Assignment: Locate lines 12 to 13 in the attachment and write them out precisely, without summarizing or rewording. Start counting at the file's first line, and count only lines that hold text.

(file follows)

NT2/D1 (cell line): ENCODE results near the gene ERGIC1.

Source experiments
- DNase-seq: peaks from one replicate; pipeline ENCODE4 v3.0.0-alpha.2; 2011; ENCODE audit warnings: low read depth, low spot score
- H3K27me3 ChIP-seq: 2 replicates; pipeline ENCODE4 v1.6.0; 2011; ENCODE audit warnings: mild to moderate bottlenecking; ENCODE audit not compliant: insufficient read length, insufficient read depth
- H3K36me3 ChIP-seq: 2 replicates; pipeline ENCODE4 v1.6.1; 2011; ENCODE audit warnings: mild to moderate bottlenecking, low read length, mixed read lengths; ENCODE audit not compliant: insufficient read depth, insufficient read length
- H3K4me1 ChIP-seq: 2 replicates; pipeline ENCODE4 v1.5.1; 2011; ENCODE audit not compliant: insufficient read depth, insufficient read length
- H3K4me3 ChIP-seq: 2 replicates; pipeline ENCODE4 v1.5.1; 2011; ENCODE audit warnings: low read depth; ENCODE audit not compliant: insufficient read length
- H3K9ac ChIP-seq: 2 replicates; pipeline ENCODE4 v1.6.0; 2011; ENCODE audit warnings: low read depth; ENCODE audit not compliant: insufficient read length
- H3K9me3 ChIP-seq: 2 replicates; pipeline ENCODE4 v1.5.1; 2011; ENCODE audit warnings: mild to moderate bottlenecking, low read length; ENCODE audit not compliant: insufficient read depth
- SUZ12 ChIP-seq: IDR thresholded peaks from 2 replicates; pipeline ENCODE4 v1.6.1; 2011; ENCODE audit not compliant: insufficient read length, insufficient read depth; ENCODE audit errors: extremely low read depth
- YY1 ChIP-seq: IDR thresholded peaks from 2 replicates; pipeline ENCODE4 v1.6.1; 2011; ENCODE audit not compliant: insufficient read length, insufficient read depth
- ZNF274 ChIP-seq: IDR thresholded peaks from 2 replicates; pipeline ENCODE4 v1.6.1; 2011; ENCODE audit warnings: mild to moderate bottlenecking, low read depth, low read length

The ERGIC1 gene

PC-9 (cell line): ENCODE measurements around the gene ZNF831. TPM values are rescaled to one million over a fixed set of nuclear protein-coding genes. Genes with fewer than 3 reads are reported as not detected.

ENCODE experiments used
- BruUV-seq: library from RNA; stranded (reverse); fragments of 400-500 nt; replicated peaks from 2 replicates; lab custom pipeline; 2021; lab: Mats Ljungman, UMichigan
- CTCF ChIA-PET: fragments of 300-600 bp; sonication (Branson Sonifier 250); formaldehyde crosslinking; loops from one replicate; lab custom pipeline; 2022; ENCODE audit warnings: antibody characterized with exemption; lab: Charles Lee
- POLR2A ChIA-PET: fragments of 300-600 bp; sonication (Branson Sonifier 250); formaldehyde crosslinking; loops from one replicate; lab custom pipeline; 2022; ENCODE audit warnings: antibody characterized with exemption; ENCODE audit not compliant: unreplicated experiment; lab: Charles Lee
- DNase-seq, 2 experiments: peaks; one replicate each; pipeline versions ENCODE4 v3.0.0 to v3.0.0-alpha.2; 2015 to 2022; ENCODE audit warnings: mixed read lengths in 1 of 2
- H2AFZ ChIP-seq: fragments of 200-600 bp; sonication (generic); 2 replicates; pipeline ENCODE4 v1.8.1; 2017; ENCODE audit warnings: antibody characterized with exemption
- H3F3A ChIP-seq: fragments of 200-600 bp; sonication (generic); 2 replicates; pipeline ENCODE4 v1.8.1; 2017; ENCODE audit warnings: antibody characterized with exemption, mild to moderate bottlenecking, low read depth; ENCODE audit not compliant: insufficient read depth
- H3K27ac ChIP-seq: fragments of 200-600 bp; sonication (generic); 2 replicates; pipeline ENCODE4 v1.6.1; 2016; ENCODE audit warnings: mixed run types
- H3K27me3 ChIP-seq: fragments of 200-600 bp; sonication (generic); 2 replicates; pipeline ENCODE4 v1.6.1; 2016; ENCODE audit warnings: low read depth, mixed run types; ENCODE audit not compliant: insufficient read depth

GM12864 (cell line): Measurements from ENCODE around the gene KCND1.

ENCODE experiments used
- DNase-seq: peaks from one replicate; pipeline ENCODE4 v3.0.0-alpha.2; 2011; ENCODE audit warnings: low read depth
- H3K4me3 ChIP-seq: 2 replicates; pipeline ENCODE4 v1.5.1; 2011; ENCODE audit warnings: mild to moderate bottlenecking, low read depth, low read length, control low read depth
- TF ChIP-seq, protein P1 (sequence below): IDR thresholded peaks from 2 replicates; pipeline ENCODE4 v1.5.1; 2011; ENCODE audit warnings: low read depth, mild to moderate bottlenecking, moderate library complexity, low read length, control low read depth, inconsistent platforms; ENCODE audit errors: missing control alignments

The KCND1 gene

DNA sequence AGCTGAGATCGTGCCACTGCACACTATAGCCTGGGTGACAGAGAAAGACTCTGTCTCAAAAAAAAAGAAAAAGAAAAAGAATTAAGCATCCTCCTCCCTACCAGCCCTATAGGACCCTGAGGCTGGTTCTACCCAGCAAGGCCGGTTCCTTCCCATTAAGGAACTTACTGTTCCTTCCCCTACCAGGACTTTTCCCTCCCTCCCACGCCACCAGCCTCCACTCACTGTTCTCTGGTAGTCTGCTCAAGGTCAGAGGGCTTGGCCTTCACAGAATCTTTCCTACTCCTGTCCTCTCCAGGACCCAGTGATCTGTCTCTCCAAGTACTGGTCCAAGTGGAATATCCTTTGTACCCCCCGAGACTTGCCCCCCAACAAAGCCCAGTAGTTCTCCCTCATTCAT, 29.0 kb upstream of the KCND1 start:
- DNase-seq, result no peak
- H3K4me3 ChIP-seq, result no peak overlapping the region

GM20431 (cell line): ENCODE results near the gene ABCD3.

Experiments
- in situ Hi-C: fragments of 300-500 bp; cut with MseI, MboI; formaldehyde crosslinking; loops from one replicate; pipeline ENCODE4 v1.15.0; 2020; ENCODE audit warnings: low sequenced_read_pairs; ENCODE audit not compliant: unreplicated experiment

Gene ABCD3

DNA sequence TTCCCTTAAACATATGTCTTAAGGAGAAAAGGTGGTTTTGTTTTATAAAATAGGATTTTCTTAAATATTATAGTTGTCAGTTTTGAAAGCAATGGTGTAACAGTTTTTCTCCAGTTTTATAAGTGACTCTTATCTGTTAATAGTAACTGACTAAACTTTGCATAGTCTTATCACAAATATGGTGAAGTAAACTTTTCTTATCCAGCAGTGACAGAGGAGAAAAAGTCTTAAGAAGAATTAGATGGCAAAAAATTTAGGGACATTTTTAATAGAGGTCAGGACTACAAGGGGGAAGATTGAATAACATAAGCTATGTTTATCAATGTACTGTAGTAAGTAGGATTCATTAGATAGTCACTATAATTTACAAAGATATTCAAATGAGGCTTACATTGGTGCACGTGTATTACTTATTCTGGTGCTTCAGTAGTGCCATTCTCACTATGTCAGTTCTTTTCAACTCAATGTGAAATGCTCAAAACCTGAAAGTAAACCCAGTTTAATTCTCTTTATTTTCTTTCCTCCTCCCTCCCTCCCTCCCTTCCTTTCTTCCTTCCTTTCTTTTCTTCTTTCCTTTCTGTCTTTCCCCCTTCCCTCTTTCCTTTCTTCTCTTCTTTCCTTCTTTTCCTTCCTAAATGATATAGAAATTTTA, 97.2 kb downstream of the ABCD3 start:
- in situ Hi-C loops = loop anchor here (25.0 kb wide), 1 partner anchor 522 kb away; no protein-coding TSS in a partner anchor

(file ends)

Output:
- ZNF274 ChIP-seq: IDR thresholded peaks from 2 replicates; pipeline ENCODE4 v1.6.1; 2011; ENCODE audit warnings: mild to moderate bottlenecking, low read depth, low read length

The ERGIC1 gene